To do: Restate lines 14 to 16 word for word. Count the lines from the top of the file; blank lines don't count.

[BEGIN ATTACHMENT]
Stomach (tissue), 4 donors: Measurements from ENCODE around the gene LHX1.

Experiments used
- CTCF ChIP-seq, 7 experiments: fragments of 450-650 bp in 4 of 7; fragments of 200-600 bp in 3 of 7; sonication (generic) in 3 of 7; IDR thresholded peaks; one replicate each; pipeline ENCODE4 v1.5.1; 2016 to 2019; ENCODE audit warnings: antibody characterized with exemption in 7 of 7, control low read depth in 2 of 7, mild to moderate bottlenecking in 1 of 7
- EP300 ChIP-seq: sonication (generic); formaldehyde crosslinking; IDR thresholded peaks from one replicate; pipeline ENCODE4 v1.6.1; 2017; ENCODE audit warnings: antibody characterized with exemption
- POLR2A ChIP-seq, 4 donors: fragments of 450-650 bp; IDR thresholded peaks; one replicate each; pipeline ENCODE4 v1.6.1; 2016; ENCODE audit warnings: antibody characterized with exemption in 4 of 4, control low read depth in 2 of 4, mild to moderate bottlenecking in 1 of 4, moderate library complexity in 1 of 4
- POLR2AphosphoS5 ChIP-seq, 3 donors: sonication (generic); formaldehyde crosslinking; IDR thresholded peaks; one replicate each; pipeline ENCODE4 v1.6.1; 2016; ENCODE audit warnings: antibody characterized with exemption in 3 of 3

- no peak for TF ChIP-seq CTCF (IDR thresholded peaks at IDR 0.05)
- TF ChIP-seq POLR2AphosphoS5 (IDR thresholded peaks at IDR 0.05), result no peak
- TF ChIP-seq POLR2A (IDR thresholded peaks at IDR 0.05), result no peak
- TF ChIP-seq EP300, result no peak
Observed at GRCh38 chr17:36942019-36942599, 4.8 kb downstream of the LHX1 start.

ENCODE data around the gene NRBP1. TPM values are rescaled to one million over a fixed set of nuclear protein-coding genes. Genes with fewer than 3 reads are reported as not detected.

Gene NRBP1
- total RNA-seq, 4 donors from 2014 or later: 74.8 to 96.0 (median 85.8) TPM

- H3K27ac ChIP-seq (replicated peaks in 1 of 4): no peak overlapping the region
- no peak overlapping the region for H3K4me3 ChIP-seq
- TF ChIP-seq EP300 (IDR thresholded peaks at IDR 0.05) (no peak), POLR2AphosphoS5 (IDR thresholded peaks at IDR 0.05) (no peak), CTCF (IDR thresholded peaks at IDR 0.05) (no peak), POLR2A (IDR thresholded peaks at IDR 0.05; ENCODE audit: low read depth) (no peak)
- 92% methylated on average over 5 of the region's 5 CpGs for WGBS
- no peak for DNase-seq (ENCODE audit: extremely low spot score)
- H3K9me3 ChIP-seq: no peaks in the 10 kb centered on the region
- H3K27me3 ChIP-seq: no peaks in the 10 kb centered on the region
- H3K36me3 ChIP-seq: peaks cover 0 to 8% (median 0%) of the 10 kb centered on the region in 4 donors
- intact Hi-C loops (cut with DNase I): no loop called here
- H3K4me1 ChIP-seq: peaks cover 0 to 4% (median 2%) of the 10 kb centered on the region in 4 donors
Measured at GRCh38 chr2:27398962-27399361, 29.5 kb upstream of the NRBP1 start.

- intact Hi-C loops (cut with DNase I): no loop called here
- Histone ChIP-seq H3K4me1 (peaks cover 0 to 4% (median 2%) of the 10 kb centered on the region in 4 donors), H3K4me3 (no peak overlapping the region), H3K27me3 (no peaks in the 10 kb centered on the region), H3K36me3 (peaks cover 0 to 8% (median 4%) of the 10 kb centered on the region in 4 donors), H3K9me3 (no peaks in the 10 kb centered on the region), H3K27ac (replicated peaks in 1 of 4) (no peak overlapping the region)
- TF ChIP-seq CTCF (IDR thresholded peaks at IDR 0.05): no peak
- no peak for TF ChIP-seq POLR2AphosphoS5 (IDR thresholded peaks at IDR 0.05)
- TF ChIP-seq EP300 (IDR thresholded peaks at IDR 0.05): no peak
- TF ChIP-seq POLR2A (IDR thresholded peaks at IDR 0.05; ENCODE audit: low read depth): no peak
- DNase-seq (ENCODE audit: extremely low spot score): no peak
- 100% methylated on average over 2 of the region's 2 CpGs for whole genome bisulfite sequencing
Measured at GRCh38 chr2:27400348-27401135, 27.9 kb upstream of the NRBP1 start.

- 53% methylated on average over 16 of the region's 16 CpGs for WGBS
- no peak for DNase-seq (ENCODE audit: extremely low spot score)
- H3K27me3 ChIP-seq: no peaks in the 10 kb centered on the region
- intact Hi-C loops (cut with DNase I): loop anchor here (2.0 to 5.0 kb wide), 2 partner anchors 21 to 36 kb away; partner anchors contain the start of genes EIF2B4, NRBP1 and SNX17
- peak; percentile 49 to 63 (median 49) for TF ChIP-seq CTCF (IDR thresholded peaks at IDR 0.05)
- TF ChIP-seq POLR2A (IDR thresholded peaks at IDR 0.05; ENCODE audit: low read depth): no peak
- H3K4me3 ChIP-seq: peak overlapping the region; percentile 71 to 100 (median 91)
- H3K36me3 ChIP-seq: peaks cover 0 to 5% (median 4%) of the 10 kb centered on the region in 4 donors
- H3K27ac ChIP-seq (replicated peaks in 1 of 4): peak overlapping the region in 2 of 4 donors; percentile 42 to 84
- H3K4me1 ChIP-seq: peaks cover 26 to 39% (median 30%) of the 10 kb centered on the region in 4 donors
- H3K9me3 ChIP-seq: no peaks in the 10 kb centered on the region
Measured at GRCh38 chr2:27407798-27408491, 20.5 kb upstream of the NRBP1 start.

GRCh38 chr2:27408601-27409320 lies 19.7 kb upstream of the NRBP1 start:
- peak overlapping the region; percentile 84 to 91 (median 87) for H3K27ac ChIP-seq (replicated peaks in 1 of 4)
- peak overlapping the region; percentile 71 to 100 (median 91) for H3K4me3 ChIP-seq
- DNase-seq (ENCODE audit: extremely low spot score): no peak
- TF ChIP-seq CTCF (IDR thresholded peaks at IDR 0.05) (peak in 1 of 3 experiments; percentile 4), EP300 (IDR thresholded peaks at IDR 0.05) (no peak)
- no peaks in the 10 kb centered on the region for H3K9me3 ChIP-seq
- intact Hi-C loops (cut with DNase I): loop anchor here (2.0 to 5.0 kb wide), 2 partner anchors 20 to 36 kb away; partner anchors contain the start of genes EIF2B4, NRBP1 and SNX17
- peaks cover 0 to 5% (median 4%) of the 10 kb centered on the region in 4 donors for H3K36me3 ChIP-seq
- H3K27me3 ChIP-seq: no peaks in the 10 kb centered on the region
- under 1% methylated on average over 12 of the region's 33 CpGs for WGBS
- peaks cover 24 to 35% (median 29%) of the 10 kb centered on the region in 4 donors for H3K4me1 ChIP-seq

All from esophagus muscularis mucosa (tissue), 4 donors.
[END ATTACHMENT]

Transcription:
- total RNA-seq, 4 donors from 2014 or later: 74.8 to 96.0 (median 85.8) TPM

- H3K27ac ChIP-seq (replicated peaks in 1 of 4): no peak overlapping the region
- no peak overlapping the region for H3K4me3 ChIP-seq